Hubbles variable Nebula (NGC 2261)
Like many interesting deep-sky objects accessible to amateurs today, NGC 2261 was discovered by William Herschel. He observed it on 26 December 1783 and cataloged it as IV 2 and described it as «considerably bright, fan-shaped, about 2' long from the center.» 
At the beginning of the 20th century, the eponymous discovery was made: the famous astronomer Edwin Hubble determined on the basis of photographs that the brightness and shape of the nebula change from time to time. Two different causes were found:
- Within the nebula is an irregularly variable star, R Monocerotis, whose brightness varies by up to four magnitudes.
- R Monocerotis is temporarily obscured by dust clouds, certain areas of the nebula then no longer receive starlight and are darkened. Changes can be made in larger telescopes for short periods of time such as months, weeks and become visible even days!
This nebula is also called the Santa Claus Nebula because of NGC 2261's peculiar shape, which resembles a long-bearded man wrapped in a long, thick winter coat. In addition, it is particularly easy to see in winter during the Christmas period.
The star R Monocerotis is about 2500 light-years from Earth. It cannot be seen directly, but can be seen through the light reflected from dust clouds. The mass of the star is estimated at 10 solar masses and its age at only 300'000 years. A symmetrical counterpart to the fan-shaped nebula probably still exists on the southern side of the star, but this is obscured by intervening dust on our line of sight. 
|Right Ascension (J2000.0)||06h 39m 09.5s|
|Declination (J2000.0)||+08° 44' 40"|
|Diameter||3 × 1 arcmin|
|Visual magnitude||9.0 mag|
|Metric Distance||0.800 kpc|
|Dreyer Description||B, vmE 330°, N com = * 11|
|Identification, Remarks||LBN 920, Hubble's variable nebula|
How to find Hubbles Variable Nebula?
Hubble's Variable Nebula lies in the constellation Monoceros about halfway between Alzirr (ξ Geminorum) and the Rosette Nebula (NGC 2237+), whose open star cluster can be seen with the naked eye on dark nights. The Christmas Tree Cluster (NGC 2264) of the 4.7 mag star 15 Monocerotis is about a degree away towards eleven o'clock and can also be seen with the naked eye. The 1° closeup shows the path from the Cone Nebula in NGC 2264 via the 7 mag binary star HD 47888 to the Hubble's Variable Nebula (NGC 2261). The best viewing time is November to March.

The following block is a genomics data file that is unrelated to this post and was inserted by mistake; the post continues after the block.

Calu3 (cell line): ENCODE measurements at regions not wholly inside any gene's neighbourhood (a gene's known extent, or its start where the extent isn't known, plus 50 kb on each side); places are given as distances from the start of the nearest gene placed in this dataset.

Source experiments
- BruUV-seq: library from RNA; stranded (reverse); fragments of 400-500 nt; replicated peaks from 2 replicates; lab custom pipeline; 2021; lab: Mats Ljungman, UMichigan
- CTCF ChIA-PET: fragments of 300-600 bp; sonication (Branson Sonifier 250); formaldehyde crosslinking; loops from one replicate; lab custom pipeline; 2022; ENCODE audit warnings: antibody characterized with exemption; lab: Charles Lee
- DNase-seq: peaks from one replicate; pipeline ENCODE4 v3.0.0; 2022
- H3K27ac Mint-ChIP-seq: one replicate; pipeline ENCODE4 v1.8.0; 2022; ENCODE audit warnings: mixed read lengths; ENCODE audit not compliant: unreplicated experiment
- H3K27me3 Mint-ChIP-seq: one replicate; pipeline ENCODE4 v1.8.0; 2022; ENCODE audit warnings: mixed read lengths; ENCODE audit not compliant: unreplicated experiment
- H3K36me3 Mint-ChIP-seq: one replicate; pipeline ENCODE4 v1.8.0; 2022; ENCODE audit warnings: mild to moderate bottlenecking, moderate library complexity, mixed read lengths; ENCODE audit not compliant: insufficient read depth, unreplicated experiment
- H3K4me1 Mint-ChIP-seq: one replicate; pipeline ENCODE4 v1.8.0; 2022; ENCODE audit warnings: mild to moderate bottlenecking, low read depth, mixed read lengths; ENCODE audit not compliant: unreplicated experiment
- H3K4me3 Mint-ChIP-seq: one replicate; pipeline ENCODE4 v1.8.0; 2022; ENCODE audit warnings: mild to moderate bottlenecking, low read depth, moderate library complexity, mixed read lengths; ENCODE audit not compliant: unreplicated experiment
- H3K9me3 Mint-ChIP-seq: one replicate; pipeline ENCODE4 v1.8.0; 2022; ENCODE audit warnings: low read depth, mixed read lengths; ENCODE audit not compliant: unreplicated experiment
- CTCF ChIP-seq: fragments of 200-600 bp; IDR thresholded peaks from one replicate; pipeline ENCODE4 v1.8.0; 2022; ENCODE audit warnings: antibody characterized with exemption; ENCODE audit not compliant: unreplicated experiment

200 mm Aperture: Observing NGC 2261 is highly dependent on atmospheric conditions! It is a relatively bright and small object, so the calmness of the air (seeing) is particularly important here, whether structure is recognizable or not. With bad to mediocre seeing I observe with magnifications between 100x and 150x, with mediocre to good conditions between 150x and 200x and with good to very good conditions I also go over 200x. (This applies to a reflecting telescope with an aperture of 20 cm and a focal length of 2 m.)
Looking at Hubble's Variable Nebula, I see three regions: (I) the star R Monocerotis at the apex of the nebula, (II) the bright southern region containing the star, and (III) the fainter region to the north. The border between areas II and III is irregular. With good contrast, this is clearly visible. Because of the variability of the nebula, it is worth making sketches at the telescope. Hubble's Variable Nebula is one of the few deep sky objects in which the amateur astronomer can detect visible changes within a short period of time - making it one of the most interesting and exciting objects! — 200 mm f/10 SCT, 1996, Philipp Reza Heck
400 mm Aperture: The sight of the fan-shaped nebula is pretty impressive. It appears bright and can stand up to higher magnifications. Structures within the nebula were not detected, only an outwards decreasing brightness. As reflection nebula can best be seen without any filter, I did not try it with an O-III filter. — Taurus T400 f/4.5 Dobsonian, Bernd Nies, Glaubenberg Langis, 28 February 2022
762 mm Aperture: Hubble's Variable Nebula appears as a not quite isosceles triangle with a bright star at its apex. The lower left corner of the nebula is brighter than the right. The brightness of the triangle decreases toward the baseline, fading even more to the right. Without filter the nebula is more visible than with UHC filter. — 30" SlipStream-Dobson f/3.3, Hasliberg, 14. 2. 2023, Eduard von Bergen